Worldwide phablet shipments, smartphones with screen sizes from 5.5 to less than 7 inches, will reach 175 million units worldwide in 2014, passing the 170 million portable PCs expected to ship during the same period.
Next year, IDC believes total phablet volumes will top 318 million units, surpassing the 233 million tablets forecast to ship in 2015.
While phablets are a relatively new category of device, first picking up volume in 2012, the pressure that the category has placed on the tablet market has already been clearly observed as the growth of smaller, 7 inch tablets has begun to slow.
IDC expects more consumers to shift back toward larger-sized tablets with their next purchase. However, that trend hasn't made up for the decreased shipments of smaller sizes, which has resulted in lower overall expectations for the tablet market in 2014 and beyond.
"With Apple expected to join the space in the coming weeks, we anticipate even more attention on phablets as larger screen smartphones become the new norm," says Melissa Chau, Senior Research Manager with IDC's Worldwide Quarterly Mobile Phone Tracker.
As a result, IDC expects phablets to grow from 14.0% of the worldwide smartphone market in 2014 to 32.2% in 2018.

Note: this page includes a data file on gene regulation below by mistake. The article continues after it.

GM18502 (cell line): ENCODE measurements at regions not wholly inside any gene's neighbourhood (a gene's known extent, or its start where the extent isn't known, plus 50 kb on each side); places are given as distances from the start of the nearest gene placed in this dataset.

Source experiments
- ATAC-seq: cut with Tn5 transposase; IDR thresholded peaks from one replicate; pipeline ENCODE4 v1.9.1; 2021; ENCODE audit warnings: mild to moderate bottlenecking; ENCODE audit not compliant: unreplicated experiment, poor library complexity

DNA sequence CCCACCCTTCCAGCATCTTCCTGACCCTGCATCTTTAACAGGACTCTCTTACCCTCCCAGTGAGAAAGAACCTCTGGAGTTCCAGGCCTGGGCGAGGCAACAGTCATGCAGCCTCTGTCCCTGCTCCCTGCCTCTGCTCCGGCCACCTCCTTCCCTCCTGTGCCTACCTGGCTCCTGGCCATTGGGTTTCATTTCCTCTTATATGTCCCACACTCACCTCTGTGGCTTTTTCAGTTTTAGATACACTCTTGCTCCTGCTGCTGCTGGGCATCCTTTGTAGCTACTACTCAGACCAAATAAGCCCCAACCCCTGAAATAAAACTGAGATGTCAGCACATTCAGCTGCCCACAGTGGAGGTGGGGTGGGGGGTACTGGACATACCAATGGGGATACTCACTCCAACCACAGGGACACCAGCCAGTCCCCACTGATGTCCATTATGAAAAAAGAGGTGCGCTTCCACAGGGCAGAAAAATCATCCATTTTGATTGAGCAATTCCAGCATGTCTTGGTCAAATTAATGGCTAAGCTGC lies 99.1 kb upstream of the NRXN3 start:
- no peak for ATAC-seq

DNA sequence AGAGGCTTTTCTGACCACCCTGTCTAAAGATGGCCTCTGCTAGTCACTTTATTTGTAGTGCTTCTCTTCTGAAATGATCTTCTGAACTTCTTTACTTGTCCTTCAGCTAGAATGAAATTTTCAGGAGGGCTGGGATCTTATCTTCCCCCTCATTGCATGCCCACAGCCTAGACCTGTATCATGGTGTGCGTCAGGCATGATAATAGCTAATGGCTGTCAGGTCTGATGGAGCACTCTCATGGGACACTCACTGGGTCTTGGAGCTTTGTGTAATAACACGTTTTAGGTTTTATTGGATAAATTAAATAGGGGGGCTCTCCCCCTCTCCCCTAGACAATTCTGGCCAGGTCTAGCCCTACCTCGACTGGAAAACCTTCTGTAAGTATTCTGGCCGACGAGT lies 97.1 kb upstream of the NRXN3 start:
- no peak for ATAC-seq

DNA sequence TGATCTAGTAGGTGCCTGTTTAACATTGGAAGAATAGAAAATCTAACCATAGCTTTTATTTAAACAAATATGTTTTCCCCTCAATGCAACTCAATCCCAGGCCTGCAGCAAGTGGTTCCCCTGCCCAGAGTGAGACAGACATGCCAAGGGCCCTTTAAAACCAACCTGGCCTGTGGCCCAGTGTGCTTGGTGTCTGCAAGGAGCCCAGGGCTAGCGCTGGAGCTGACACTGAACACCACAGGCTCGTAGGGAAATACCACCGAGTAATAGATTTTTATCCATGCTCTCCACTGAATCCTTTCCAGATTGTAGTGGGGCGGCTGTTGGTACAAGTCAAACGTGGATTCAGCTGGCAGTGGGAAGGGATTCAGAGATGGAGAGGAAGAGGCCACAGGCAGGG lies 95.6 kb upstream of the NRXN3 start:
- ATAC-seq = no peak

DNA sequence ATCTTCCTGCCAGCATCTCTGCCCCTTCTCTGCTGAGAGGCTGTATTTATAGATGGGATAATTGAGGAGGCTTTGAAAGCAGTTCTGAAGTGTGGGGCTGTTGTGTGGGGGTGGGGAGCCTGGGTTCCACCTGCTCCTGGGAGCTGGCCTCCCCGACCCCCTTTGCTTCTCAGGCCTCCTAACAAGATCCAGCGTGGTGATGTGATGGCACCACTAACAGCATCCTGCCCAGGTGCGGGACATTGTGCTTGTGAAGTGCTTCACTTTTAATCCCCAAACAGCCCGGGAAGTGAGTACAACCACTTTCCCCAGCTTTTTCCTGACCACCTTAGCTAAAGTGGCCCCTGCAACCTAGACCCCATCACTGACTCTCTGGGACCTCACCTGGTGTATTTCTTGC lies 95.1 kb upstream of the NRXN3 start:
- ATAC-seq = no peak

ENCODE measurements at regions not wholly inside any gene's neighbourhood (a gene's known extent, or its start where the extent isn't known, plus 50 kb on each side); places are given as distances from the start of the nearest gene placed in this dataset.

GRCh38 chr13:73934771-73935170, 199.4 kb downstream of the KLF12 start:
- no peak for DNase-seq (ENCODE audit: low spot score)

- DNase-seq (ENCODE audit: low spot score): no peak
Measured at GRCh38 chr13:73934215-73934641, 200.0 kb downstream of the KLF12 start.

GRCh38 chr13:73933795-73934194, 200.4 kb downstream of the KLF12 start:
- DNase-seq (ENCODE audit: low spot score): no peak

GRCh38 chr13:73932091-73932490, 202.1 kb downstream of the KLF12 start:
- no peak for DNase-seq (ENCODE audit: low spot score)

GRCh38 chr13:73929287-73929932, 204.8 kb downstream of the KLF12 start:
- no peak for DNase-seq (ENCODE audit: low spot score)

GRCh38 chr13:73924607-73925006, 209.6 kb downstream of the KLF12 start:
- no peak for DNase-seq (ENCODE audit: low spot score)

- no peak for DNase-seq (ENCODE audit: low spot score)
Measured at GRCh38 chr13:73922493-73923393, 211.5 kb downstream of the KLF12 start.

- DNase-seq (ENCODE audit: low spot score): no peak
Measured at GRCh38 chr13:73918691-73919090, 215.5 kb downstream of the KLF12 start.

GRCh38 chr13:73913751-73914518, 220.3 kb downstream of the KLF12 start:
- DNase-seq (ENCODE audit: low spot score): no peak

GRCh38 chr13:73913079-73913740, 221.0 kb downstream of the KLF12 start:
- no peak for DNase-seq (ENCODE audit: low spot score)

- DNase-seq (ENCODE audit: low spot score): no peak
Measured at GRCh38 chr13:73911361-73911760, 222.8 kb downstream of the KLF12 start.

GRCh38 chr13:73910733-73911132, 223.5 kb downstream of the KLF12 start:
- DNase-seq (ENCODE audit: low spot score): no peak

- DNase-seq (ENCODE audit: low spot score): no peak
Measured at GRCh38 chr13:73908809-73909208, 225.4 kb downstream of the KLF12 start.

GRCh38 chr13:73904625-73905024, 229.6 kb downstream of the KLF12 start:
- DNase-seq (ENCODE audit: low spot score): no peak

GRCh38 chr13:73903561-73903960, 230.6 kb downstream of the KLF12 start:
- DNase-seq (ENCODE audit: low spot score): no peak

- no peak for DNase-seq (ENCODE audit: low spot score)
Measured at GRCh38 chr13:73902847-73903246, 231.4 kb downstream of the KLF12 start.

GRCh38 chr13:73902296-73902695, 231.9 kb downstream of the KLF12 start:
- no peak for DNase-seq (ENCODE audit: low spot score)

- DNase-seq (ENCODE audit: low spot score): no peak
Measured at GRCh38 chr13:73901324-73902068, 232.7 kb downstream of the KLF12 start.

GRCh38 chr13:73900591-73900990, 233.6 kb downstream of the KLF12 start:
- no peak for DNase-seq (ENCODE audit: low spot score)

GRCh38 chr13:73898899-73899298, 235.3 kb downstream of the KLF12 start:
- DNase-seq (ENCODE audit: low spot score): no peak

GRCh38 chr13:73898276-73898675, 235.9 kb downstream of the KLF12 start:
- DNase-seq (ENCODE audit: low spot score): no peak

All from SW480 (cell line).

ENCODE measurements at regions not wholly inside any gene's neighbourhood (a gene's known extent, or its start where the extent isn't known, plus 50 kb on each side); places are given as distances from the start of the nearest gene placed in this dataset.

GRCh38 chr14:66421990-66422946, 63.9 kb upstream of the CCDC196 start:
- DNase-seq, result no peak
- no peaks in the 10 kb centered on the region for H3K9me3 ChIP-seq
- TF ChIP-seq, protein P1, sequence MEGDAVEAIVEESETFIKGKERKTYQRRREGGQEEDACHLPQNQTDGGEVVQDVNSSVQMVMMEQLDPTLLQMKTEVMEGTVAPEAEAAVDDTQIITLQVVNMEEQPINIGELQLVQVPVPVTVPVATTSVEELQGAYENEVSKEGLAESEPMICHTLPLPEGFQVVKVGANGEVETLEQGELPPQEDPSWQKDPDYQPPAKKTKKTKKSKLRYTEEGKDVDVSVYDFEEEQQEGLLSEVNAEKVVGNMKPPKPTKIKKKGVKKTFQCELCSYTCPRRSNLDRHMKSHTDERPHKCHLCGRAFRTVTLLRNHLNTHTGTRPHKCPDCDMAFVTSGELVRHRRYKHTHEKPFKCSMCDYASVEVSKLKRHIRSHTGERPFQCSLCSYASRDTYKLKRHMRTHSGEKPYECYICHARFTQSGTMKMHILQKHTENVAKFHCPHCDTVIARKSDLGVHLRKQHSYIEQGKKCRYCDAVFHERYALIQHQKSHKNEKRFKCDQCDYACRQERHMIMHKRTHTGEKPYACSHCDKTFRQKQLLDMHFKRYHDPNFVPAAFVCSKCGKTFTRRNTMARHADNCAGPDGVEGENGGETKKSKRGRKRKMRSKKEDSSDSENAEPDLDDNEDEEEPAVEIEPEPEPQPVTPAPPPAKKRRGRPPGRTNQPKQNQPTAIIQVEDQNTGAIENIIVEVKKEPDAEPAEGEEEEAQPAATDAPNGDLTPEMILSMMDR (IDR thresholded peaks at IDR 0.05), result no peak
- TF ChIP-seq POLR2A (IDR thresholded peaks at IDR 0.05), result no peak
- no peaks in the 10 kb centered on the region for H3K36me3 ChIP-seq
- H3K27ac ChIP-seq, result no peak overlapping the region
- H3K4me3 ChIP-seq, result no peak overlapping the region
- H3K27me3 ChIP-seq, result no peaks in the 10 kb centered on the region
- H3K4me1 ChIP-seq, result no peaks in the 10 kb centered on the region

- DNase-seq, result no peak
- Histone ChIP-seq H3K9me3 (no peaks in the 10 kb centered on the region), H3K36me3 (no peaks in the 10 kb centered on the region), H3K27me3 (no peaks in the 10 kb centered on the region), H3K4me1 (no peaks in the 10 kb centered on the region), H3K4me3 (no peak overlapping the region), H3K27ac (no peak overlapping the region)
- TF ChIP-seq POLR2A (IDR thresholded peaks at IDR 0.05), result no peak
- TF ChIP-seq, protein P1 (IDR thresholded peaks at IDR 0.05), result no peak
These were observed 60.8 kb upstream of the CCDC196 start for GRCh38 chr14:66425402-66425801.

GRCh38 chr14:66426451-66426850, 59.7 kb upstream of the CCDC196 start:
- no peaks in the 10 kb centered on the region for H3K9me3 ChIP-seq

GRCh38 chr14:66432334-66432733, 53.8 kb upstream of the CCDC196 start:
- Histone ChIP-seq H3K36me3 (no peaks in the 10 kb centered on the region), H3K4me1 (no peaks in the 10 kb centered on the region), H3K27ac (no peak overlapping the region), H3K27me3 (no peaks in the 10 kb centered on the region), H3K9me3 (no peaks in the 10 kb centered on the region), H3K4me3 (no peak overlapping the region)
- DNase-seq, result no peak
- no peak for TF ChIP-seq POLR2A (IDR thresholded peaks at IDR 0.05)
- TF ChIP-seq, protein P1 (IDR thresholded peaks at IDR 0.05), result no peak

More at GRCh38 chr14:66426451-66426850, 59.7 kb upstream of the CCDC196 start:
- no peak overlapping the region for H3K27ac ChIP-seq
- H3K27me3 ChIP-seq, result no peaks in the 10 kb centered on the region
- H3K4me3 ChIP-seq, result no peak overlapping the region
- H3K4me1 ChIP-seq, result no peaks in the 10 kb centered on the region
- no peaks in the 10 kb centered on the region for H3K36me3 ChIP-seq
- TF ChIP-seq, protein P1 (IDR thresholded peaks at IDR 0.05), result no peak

As the Smart Connected Device market matures, and emerging markets drive more of the growth, the percentage of the market made up of phablets plus regular smartphones is expected to increase. In 2014 IDC expects smartphones to represent about 70% of the total market. By 2018 that will grow to 75.6%.
While consumers in places like the United States and Western Europe are likely to own a combination of PCs, tablets, and smartphones, in many places the smartphone — regardless of size — will be the one connected device of choice. Dropping average selling prices (ASPs) for phablets and smartphones will help drive this trend.
In 2013, a phablet cost an average of US$568 versus a regular smartphone at US$320, while IDC forecasts that in 2014, those prices will drop to US$397 and US$291, respectively.
"Clearly, mobile computing is a space where consumers are still trying to figure out what mix of devices and screen sizes will suit them best," adds Tom Mainelli, Program Vice President with IDC's Devices and Displays.
"What works well today could very well shift tomorrow as phones gain larger screens, tablets become more powerful replacements for PCs, and even smart watch screens join the fray."